It’s important to note that these symptoms are not definitive, and a proper diagnosis should be made by a mental health professional. It is also important to note that not all alcoholics fit into a single category. Some types of alcoholics may exhibit characteristics of more than one category.2

Get Treatment Help for All Types of Alcoholics 

Treatment options for alcoholics vary depending on the type of alcoholism they have. It’s important to note that seeking professional help is vital in overcoming addiction. For young adult alcoholics, treatment options include cognitive-behavioral therapy, which can help them identify and change negative patterns of behavior associated with their drinking. Additionally, motivational interviewing, which is a client-centered counseling method that helps individuals explore and resolve ambivalence about changing their drinking behavior, can be helpful.5

For young antisocial types of alcoholics, a comprehensive approach that addresses both their addiction and comorbid psychiatric disorders is essential. This may include individual and group therapy, as well as medication management.5

For intermediate alcoholics, treatment options include a combination of counseling and medication management. This may include individual and group therapy, as well as medications such as naltrexone, which can help reduce cravings for alcohol.5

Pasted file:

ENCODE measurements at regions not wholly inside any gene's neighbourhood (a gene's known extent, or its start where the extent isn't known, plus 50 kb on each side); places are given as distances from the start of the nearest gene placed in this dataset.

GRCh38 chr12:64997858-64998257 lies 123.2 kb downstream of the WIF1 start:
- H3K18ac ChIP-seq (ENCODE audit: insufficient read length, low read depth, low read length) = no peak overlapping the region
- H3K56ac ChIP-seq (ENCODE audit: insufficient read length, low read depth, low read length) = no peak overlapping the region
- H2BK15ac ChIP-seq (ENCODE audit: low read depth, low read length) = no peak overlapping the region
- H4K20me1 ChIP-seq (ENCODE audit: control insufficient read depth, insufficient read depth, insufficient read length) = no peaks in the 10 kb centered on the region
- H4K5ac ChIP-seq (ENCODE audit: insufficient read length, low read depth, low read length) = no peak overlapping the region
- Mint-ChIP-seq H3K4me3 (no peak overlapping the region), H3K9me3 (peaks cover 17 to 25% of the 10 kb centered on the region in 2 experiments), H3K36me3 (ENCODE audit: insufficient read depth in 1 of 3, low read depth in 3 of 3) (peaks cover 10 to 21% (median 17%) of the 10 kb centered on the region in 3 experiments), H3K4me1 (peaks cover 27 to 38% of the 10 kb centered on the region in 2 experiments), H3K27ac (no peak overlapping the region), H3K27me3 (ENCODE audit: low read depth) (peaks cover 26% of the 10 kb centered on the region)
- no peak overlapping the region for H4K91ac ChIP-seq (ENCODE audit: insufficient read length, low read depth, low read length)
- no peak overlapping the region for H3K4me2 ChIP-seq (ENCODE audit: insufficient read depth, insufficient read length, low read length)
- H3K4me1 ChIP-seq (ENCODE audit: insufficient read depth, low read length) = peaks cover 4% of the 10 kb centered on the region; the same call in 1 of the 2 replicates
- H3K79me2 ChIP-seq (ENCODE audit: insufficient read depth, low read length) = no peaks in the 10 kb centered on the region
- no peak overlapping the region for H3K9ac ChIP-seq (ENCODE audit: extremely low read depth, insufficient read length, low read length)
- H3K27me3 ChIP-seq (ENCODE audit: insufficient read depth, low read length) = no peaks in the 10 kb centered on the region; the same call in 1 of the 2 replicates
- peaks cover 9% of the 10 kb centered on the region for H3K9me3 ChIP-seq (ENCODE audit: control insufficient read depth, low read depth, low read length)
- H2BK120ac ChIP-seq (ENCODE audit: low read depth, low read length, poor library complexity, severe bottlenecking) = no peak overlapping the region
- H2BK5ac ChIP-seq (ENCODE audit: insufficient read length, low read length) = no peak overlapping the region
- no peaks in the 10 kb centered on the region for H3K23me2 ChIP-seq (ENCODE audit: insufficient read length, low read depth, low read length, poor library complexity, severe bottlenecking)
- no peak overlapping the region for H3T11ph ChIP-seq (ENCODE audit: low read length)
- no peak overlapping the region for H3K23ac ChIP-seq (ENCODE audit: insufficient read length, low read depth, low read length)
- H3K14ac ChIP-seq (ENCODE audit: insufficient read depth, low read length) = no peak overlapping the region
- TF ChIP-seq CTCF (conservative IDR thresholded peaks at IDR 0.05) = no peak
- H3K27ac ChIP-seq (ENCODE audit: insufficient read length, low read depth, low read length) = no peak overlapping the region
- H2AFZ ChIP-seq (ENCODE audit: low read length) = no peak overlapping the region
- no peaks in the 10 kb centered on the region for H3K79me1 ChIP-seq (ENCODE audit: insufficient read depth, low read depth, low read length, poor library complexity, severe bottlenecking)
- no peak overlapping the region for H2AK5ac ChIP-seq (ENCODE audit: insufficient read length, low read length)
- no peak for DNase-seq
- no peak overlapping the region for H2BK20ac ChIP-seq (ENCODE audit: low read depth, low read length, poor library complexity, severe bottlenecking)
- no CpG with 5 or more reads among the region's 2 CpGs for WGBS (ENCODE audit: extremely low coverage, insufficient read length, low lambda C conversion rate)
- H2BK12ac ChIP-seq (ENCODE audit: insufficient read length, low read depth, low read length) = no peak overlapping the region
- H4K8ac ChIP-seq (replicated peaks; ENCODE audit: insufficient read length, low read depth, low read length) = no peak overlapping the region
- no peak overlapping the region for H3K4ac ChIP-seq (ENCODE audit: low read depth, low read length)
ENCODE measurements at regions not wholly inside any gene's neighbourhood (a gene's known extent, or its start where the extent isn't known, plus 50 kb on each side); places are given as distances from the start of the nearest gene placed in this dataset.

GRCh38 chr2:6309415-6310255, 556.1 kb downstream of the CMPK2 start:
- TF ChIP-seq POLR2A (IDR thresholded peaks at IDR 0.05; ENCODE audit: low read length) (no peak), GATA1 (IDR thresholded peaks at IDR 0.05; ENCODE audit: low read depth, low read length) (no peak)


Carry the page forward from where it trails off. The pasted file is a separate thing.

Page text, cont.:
For functional and chronic severe types of alcoholics, treatment options include inpatient or outpatient rehabilitation programs, detoxification, and medication-assisted treatment (MAT) such as naltrexone, acamprosate, and disulfiram.5

It is important to note that there is no one-size-fits-all approach to treating alcoholism, and a tailored treatment plan that takes into account the stage of an alcohol use disorder, an individual’s specific needs, and circumstances is crucial for success. American Addiction Centers (AAC) offers a variety of evidence-based treatment options for individuals struggling with alcoholism, including inpatient, outpatient, and aftercare programs.5

If you or a loved one is struggling with alcoholism, don’t wait to seek help. The first step is to reach out for support. American Addiction Centers (AAC) can provide the guidance and resources you need to start the journey to recovery, such as various treatment plans and costs. You can reach out to them anytime by calling their 24/7 hotline.